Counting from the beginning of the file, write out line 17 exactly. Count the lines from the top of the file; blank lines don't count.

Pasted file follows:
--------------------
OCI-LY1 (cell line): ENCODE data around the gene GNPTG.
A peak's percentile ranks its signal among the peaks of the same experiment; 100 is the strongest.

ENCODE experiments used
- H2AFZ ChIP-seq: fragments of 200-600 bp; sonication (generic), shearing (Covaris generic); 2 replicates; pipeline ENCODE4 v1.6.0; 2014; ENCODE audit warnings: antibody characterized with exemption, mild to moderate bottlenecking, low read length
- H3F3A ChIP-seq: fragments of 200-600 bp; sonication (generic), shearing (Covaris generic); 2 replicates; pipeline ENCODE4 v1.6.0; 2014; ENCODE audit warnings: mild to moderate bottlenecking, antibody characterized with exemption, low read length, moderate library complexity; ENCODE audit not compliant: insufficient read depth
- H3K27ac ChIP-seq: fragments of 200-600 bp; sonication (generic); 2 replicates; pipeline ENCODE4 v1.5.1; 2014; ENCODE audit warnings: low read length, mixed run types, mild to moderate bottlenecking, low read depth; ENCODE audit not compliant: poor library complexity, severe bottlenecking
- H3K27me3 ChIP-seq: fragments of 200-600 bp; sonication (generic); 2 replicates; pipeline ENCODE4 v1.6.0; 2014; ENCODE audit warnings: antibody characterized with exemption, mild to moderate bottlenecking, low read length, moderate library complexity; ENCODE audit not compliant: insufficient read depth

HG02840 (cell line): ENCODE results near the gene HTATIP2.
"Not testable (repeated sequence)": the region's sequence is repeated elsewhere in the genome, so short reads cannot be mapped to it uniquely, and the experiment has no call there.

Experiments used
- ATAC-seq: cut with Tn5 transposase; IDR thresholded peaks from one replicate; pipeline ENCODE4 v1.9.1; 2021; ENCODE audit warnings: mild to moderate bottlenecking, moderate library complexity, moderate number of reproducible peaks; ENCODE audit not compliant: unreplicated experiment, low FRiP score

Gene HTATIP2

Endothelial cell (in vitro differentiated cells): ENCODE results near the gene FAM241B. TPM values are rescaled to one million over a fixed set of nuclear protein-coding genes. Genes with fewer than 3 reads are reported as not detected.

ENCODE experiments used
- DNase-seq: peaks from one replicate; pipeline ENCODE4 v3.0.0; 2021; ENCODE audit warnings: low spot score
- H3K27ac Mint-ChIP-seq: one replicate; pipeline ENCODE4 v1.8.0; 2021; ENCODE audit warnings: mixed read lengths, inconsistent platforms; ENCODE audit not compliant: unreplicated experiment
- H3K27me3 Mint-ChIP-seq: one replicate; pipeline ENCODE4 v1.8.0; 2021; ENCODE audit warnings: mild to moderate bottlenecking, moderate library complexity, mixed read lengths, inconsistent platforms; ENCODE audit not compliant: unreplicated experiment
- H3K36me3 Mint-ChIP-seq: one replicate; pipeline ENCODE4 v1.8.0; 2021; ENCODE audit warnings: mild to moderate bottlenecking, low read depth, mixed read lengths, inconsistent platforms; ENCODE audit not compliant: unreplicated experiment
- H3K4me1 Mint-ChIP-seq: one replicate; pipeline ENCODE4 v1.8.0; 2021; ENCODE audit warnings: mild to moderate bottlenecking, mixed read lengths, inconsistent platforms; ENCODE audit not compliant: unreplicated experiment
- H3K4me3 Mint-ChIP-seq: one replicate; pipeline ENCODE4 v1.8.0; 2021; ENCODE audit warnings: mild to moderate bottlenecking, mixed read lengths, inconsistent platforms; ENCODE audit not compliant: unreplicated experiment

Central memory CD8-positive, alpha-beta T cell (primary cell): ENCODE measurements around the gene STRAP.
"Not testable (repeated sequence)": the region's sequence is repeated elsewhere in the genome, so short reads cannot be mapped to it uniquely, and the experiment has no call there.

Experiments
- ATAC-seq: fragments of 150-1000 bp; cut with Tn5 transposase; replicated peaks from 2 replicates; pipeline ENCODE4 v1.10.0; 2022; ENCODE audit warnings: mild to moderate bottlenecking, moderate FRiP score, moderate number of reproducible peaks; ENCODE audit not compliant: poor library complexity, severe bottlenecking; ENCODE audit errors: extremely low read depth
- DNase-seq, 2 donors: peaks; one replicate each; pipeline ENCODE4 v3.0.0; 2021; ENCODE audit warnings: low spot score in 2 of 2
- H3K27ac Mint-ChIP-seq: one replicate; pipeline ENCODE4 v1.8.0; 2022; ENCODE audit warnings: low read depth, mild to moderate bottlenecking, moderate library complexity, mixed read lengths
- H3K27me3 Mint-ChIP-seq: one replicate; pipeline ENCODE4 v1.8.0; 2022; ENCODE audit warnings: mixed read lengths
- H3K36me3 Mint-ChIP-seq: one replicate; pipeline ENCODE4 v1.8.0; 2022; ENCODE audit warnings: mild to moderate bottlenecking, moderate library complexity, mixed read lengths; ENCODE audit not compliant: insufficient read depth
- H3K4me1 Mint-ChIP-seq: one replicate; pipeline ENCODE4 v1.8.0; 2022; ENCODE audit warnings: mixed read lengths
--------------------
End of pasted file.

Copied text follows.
- H3K27me3 Mint-ChIP-seq: one replicate; pipeline ENCODE4 v1.8.0; 2021; ENCODE audit warnings: mild to moderate bottlenecking, moderate library complexity, mixed read lengths, inconsistent platforms; ENCODE audit not compliant: unreplicated experiment